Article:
A new social contract for Turkey
The most dishonorable thing is the illegal tapping of people’s voices. When technology put this capability into the hands of the bad entity called human beings, we came face to face with a new dishonorable type of person: the ones that post illegal tappings on the Internet and try to wage war with them.
Look how these people have transformed our country.
Politics have become an arena of gladiators and there is no possibility left for an honorable struggle.
For the past seven years, Turkey has been engaged in one of its most disgraceful political struggles.
Because they have gotten hold of two immoral weapons in their hands: illegal taps and secret witnesses.
For the past seven years, these two weapons have been used inhumanely against people. The honorable members of the Turkish army have been victims of these secret witnesses, of imaginary coup attempts, of despicable plots, imaginary scenarios.
Some even committed suicide. No one said a word.
Those learning to be unmerciful against another, they will show even less mercy against their old allies.
That’s why I am not curious about the outcome of the elections.
As long as we cannot get rid of these “parallel disgraces,” the election outcomes have no importance.
How can we get rid of this swamp?
Through a gentlemen’s agreement. The first thing to do is to draw a line on the past and look ahead. If we don’t follow Spain and forget the past, there won’t be an honorable winner of the elections.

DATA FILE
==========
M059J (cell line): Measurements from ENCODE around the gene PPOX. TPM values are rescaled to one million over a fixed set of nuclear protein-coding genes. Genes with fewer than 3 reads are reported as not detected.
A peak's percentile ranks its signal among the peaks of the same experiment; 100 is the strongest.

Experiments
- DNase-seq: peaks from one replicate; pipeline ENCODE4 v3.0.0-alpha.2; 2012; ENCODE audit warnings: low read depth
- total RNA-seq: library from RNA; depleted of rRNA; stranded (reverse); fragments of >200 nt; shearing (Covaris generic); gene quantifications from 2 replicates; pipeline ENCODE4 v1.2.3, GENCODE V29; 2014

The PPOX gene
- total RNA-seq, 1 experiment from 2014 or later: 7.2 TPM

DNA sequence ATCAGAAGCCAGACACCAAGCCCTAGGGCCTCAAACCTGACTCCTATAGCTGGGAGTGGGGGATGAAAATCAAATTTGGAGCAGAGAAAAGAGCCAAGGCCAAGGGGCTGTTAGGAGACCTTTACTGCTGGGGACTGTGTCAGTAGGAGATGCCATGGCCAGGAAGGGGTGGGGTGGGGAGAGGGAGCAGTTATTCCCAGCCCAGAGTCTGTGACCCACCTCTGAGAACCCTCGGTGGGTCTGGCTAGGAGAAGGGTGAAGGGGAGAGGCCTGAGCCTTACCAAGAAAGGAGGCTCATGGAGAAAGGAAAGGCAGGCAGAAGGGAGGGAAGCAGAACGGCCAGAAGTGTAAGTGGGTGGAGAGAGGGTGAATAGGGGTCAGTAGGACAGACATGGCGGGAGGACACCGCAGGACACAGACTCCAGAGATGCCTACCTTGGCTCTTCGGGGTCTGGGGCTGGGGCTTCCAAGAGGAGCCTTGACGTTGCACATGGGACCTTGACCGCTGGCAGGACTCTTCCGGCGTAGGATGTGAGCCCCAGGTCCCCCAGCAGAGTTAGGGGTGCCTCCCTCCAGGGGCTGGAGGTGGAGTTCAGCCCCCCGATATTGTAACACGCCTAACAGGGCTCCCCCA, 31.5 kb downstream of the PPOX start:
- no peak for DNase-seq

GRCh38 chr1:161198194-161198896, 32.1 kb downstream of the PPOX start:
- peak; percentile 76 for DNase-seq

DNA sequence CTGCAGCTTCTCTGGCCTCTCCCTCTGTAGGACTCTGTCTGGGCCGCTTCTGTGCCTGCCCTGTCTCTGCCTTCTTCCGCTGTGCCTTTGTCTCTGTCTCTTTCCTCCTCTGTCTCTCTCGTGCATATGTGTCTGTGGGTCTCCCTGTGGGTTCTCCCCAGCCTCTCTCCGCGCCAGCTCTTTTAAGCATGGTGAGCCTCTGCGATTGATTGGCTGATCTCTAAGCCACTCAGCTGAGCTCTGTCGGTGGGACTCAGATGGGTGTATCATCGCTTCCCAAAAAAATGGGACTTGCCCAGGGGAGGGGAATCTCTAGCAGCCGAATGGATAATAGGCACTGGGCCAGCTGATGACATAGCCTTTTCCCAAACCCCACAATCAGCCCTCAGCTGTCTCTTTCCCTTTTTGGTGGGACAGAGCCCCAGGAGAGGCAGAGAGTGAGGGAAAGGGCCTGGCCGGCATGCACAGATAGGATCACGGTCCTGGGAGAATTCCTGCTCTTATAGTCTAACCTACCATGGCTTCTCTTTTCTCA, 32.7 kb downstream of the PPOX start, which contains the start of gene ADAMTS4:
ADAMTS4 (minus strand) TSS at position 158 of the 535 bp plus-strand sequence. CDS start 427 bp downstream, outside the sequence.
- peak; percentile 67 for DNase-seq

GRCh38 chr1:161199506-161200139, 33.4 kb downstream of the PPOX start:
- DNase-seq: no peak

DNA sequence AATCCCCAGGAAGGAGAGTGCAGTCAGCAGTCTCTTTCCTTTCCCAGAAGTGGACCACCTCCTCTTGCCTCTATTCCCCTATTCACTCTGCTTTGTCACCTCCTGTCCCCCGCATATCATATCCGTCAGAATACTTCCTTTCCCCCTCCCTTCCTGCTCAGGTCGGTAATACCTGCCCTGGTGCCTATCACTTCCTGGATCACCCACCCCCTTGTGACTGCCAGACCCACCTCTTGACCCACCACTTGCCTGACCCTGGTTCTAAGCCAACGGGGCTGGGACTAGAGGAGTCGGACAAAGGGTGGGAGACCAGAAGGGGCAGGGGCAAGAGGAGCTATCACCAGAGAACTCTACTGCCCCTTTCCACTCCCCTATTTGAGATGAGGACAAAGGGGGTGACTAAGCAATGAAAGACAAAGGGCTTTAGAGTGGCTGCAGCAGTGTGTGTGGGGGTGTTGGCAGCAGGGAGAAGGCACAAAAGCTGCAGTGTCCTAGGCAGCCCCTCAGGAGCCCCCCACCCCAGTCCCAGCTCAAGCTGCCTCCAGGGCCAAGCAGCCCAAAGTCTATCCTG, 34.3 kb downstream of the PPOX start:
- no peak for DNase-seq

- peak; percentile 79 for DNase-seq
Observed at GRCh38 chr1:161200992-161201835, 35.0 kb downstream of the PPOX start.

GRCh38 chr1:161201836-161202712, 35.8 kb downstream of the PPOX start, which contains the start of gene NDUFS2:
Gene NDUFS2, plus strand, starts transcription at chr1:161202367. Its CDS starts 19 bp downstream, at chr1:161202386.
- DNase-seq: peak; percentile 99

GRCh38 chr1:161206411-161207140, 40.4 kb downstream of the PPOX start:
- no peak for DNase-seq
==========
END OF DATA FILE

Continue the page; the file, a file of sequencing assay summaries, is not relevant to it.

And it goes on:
Questions for Gülen and Erdoğan
Daily Hürriyet writer Sedat Ergin asked a simple, but very important question about Fetullah Gülen.
“Can a leader of a cemaat [community] be so active in political issues?”
I agree 100 percent with this question.
I also agree to the answer he gave: “He should not.”
Being so involved with politics does not look good for a man of religion.
It is neither good for Turkey, nor good for Islam.
That’s why I agree with Sedat Ergin.
But the question lacks a dimension.
We need to look at the other side of the equation as well.
“Should a politician be so active in religious issues?”
I look at what Prime Minister Recep Tayyip Erdoğan says in campaign rallies, on TV screens.
The first part of his rally in Istanbul was full of religious rhetoric...
Religiosity has entered the political arena in dimensions never seen before in our political history.
Never before has the concept of “using religion for politics” become so disturbing.
It would be unfair if we refrain from asking the same question to Prime Minister Erdoğan.
If we are to set up a new Turkey, we need a new social contract enabling the cemaat to go into their corner and politicians to go to theirs. A unilateral act won’t be useful.